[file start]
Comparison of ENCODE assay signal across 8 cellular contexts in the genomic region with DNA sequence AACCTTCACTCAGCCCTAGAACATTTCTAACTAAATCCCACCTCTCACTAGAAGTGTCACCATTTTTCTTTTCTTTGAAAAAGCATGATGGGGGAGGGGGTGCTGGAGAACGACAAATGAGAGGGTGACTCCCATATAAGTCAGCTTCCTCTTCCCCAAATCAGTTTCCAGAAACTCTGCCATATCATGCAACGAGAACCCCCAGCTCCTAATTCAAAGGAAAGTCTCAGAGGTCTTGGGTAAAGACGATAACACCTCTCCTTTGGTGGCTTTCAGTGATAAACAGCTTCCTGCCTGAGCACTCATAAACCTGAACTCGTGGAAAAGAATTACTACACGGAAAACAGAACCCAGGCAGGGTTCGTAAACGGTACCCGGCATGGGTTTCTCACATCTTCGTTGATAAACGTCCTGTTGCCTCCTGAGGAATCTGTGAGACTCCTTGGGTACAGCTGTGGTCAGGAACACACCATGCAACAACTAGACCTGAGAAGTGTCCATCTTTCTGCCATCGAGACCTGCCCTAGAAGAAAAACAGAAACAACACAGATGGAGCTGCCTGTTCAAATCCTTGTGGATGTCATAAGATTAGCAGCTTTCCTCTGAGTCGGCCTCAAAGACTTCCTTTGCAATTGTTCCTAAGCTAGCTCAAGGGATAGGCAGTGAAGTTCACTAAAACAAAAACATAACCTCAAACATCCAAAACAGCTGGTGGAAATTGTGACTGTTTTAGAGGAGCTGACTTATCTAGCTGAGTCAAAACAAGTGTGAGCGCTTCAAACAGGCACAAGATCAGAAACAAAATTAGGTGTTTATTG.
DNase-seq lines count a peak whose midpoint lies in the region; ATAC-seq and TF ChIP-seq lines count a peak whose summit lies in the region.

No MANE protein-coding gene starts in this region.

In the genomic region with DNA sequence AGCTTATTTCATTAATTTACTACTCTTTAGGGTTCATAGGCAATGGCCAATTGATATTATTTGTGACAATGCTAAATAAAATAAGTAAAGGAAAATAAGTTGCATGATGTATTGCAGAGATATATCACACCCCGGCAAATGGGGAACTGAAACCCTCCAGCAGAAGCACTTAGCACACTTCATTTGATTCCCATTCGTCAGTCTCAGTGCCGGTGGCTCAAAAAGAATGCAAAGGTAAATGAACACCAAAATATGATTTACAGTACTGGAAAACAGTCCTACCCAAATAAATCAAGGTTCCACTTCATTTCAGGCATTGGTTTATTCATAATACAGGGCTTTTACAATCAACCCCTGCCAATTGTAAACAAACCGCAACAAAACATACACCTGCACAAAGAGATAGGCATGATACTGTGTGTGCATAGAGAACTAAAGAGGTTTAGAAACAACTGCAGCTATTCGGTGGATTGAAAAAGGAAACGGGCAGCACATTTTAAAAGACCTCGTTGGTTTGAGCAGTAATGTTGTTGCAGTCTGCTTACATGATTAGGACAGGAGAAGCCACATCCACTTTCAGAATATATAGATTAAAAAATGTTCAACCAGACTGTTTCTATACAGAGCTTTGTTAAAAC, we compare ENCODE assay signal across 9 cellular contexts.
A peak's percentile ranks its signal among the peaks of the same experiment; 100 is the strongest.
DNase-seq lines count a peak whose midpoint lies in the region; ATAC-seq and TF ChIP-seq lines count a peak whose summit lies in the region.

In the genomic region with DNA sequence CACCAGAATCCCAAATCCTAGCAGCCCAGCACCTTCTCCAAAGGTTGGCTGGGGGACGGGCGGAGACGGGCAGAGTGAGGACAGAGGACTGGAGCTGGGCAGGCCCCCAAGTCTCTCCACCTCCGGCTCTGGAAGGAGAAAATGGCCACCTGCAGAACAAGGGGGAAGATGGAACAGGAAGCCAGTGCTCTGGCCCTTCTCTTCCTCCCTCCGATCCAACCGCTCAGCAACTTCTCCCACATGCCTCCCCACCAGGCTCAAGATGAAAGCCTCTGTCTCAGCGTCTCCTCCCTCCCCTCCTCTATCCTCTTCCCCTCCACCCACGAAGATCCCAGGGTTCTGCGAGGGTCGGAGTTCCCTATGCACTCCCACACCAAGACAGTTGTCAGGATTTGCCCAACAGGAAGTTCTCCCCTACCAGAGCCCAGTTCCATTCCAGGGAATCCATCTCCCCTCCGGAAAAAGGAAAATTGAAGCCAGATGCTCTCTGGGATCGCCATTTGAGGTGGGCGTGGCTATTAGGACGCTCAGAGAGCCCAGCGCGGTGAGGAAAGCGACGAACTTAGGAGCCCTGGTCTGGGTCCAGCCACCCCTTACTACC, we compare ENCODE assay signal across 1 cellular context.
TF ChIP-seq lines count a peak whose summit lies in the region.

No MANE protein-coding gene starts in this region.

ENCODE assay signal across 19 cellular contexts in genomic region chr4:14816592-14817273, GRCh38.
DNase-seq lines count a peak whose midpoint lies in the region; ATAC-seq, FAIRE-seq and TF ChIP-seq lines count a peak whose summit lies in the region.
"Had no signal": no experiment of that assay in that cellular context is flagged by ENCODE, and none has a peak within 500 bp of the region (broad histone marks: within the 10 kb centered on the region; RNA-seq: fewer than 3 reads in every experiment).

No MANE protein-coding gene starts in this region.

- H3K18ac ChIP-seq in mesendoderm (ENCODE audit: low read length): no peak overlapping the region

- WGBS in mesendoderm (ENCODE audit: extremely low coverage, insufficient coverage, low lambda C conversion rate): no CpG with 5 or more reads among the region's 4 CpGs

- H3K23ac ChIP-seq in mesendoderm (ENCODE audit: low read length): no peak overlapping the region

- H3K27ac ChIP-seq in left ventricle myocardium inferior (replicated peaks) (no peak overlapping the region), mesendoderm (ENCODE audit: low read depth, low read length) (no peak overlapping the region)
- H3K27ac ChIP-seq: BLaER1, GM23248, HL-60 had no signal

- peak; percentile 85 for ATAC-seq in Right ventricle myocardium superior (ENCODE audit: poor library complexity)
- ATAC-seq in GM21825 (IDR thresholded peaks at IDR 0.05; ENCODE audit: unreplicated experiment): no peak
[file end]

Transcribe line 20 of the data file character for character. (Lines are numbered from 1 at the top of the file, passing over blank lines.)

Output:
- ATAC-seq in GM21825 (IDR thresholded peaks at IDR 0.05; ENCODE audit: unreplicated experiment): no peak